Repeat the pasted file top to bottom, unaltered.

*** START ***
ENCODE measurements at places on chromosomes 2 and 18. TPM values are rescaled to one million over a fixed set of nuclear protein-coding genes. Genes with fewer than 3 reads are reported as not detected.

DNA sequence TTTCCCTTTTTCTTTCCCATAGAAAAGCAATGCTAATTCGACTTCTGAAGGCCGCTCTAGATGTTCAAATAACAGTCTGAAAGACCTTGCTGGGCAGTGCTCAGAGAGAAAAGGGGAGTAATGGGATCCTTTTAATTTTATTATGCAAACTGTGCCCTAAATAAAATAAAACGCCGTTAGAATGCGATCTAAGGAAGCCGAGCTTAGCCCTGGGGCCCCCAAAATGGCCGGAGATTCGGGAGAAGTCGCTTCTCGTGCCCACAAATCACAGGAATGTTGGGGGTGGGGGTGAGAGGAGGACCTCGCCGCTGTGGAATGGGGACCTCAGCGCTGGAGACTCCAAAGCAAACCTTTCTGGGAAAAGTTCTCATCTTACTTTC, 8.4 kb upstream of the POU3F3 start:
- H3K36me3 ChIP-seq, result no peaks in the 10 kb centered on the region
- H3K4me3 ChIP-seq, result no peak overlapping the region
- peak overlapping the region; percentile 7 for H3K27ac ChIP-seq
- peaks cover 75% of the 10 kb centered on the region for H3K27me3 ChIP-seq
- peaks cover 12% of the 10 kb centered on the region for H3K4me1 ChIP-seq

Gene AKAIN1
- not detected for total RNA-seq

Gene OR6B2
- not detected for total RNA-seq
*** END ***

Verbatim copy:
ENCODE measurements at places on chromosomes 2 and 18. TPM values are rescaled to one million over a fixed set of nuclear protein-coding genes. Genes with fewer than 3 reads are reported as not detected.

DNA sequence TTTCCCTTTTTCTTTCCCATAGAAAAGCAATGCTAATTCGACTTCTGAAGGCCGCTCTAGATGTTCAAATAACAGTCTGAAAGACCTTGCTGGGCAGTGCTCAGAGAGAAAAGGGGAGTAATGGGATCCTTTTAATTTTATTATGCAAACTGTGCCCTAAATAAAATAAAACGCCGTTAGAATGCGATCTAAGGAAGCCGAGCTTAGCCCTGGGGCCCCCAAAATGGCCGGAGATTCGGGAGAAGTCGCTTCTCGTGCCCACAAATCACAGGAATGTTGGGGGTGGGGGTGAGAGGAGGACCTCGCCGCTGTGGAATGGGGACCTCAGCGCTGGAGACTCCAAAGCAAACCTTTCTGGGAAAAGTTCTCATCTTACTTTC, 8.4 kb upstream of the POU3F3 start:
- H3K36me3 ChIP-seq, result no peaks in the 10 kb centered on the region
- H3K4me3 ChIP-seq, result no peak overlapping the region
- peak overlapping the region; percentile 7 for H3K27ac ChIP-seq
- peaks cover 75% of the 10 kb centered on the region for H3K27me3 ChIP-seq
- peaks cover 12% of the 10 kb centered on the region for H3K4me1 ChIP-seq

Gene AKAIN1
- not detected for total RNA-seq

Gene OR6B2
- not detected for total RNA-seq